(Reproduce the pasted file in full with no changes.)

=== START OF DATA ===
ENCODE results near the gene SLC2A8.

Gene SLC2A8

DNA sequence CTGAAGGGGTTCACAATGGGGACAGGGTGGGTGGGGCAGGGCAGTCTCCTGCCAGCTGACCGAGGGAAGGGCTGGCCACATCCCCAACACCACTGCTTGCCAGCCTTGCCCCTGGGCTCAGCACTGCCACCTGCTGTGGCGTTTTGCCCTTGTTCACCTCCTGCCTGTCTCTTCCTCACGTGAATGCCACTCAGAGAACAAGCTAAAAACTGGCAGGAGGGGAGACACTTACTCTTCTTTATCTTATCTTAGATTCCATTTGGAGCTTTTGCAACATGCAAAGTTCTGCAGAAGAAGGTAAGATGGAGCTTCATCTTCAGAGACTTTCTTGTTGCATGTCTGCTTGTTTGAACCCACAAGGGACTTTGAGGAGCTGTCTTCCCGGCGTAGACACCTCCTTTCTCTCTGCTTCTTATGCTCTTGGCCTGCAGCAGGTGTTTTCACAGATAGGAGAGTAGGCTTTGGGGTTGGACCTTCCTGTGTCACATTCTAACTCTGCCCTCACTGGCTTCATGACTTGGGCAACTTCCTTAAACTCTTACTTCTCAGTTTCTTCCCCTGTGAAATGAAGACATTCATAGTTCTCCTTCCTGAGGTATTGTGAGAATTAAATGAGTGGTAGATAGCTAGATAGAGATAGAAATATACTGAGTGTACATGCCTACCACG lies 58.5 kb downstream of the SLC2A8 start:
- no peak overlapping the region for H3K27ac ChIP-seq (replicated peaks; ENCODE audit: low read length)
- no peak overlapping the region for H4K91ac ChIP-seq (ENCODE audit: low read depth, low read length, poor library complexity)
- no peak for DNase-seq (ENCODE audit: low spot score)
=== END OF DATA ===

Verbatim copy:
ENCODE results near the gene SLC2A8.

Gene SLC2A8

DNA sequence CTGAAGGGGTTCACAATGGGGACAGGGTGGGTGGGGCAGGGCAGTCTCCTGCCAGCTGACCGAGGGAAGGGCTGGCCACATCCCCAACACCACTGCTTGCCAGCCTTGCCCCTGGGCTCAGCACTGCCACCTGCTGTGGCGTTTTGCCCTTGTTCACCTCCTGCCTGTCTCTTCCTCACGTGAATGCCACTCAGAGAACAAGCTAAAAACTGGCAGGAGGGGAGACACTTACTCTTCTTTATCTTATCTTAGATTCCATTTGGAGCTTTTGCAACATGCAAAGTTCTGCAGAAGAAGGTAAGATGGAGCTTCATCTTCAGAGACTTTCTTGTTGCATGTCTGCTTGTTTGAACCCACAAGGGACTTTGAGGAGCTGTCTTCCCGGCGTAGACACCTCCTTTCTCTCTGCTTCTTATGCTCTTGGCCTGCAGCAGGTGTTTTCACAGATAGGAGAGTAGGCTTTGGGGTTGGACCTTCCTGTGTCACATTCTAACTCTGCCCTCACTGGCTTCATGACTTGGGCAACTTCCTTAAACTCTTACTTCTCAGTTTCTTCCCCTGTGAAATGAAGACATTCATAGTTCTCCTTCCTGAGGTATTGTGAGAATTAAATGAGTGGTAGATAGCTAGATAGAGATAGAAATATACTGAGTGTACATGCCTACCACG lies 58.5 kb downstream of the SLC2A8 start:
- no peak overlapping the region for H3K27ac ChIP-seq (replicated peaks; ENCODE audit: low read length)
- no peak overlapping the region for H4K91ac ChIP-seq (ENCODE audit: low read depth, low read length, poor library complexity)
- no peak for DNase-seq (ENCODE audit: low spot score)